There are cities, and then there are world class cities. The latter stands out and some cities can hold their own against entire economies, but that’s for a reason. According to a 2017 JLL report, Decoding City Performance, there are 7 common features associated with established world class cities.
World-class cities boast a critical mass of corporate HQs, including a strong presence in the most globalised sectors of finance, professional services and media. Established cities are magnets for multi-nationals because they provide strategic advantage and operational efficiencies.
Established cities act as centre-points, interlinking people, investment, trade, tourism and information from different sources. These cities have the capacity to handle the high frequency back-and-forth movements in people, resources and information.
These cities have an established identity or brand which is a reflection of city’s core values or culture making it attractive. This is the way of doing things, which is ingrained in the DNA of any world-class city.
Such cities have a robust infrastructural backbone that promotes connectivity between workers, firms and visitors. Infrastructure is the physical engine which runs a city and determines its efficiency. Whether roads, commuter rails, electricity or internet connectivity, these cities have the best.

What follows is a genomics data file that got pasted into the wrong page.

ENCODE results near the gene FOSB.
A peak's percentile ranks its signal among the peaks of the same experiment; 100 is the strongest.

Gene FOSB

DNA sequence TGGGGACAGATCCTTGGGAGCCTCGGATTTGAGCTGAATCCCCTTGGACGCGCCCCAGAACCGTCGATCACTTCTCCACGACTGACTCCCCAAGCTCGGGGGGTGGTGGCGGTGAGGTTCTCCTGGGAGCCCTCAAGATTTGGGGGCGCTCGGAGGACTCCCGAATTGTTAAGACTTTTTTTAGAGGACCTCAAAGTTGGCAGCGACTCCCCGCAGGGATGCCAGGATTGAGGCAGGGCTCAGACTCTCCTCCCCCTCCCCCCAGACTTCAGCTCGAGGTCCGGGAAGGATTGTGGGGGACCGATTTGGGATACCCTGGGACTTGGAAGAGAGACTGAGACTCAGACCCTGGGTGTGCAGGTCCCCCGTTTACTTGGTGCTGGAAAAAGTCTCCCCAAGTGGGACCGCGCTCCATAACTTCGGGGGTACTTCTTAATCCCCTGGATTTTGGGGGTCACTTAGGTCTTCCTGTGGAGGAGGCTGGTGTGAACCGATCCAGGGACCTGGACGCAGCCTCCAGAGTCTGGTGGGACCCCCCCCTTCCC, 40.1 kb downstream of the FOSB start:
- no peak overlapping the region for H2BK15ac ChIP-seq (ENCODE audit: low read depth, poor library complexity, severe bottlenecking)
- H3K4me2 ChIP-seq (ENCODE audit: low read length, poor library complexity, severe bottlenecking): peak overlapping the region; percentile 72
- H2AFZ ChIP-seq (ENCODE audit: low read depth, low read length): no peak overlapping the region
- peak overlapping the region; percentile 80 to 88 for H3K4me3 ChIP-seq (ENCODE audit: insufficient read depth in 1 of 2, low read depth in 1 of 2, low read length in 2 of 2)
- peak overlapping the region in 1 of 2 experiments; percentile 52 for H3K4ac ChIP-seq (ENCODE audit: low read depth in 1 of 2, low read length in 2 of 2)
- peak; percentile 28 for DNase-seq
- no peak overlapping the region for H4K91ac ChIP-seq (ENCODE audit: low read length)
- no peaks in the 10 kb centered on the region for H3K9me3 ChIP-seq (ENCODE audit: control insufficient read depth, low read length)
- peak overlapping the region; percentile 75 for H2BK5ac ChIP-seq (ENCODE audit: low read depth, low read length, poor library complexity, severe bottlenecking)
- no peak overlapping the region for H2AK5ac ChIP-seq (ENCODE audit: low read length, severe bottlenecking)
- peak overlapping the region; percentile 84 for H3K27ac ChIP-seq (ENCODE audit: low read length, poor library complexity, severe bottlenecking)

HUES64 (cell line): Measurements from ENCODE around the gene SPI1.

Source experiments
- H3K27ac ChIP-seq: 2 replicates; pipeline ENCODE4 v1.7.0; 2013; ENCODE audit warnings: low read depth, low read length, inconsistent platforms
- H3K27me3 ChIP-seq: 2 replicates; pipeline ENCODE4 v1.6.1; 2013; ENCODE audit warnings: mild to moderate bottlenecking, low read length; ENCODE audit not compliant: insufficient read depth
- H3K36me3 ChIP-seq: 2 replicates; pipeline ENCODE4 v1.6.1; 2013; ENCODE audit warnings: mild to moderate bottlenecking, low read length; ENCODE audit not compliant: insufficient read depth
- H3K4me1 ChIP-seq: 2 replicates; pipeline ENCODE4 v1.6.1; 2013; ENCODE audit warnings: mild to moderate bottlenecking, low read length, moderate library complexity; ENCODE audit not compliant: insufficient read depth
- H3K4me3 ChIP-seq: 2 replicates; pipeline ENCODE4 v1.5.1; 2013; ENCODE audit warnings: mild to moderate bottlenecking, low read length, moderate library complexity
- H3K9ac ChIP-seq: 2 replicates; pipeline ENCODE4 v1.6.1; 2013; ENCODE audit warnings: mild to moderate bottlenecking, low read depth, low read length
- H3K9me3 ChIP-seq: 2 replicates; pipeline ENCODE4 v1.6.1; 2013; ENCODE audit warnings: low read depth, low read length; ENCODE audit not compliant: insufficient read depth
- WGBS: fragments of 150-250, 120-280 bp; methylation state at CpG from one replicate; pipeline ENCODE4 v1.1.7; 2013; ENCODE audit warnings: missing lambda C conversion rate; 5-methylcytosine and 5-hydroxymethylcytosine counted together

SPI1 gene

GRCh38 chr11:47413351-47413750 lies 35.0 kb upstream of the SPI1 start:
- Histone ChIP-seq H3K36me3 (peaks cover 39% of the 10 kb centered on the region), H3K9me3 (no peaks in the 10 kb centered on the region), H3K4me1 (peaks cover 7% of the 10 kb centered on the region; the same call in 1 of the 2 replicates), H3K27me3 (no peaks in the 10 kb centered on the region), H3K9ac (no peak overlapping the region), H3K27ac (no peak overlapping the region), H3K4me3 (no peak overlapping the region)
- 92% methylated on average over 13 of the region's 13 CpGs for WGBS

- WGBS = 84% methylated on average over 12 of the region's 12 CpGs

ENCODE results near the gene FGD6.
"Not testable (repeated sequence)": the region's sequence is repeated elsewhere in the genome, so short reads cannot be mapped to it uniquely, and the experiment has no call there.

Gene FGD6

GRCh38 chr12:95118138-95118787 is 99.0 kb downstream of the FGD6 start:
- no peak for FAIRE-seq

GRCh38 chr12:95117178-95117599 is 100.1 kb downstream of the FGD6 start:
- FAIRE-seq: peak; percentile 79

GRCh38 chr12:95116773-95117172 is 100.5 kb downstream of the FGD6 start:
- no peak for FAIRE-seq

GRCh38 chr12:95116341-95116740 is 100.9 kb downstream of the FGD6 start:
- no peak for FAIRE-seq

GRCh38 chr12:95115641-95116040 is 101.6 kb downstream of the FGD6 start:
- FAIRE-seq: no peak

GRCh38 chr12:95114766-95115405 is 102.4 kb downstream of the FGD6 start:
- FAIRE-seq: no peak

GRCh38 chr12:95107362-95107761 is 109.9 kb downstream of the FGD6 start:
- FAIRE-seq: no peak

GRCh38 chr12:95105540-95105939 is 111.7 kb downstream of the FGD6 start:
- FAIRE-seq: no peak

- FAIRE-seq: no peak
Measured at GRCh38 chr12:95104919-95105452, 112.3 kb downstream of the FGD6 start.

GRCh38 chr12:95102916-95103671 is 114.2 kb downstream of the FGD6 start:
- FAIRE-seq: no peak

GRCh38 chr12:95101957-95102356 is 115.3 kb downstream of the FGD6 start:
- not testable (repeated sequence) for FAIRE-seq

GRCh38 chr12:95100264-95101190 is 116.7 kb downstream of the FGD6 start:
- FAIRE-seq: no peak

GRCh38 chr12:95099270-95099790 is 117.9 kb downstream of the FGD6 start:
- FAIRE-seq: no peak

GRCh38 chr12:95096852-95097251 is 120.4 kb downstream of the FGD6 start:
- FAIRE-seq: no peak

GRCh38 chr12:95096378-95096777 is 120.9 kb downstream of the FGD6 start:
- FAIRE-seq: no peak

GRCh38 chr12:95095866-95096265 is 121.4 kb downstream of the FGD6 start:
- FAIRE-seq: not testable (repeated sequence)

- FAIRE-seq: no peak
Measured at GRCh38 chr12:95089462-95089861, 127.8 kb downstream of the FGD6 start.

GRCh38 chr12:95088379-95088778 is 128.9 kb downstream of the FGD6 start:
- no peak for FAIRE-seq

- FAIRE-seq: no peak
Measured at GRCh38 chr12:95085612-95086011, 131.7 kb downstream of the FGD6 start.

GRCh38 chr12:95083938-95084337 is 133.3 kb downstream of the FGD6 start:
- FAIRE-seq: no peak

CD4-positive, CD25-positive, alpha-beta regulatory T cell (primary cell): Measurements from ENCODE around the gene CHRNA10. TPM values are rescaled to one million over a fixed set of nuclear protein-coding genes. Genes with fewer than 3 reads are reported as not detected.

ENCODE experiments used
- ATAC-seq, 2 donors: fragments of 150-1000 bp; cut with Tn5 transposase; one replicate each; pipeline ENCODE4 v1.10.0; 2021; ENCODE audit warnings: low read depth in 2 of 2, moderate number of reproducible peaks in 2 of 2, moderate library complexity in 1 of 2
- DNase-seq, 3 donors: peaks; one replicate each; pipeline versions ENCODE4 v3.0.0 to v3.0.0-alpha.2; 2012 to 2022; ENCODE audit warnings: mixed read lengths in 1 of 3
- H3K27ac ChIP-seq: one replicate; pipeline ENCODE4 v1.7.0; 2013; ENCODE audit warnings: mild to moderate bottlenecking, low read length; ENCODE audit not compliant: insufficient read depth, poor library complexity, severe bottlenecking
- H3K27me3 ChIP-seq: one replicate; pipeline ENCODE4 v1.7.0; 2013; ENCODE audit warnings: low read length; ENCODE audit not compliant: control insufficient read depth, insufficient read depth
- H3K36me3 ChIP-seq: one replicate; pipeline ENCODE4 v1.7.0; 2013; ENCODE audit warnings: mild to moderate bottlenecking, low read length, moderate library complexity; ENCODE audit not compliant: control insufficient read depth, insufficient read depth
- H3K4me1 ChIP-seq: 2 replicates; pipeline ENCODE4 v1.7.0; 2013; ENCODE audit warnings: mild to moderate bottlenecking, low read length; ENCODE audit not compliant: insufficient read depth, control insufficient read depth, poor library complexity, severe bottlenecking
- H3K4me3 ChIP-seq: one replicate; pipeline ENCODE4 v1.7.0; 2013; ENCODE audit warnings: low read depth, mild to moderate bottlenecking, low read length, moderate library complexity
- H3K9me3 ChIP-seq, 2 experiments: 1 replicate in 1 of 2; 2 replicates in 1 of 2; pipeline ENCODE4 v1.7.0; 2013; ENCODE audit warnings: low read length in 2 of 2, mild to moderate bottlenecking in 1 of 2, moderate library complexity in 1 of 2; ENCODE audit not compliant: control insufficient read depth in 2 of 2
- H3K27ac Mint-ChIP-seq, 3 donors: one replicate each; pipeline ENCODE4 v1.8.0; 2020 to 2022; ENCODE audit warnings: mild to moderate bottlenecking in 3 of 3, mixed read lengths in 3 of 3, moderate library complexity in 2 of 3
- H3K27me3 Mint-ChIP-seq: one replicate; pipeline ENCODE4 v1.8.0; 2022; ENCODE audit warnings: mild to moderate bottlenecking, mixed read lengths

Scale and Market Site
Global cities are known for the sheer scale of population and market size that support agglomeration and provide diverse opportunities for companies, capital and people. This provides a good social and economic environment for firms and people to thrive.
Specialization and Innovation
World cities are an ecosystem of specialised knowledge and innovative energies which are utilized to produce game changing innovations in products and services. This is because high levels of competition require high levels of specialization and knowledge.
The magnitude of diversity in established world cities means they are a breeding ground for a variety of skills. There is usually no shortage of skills in any area of competency in such cities because they attract the best skilled people.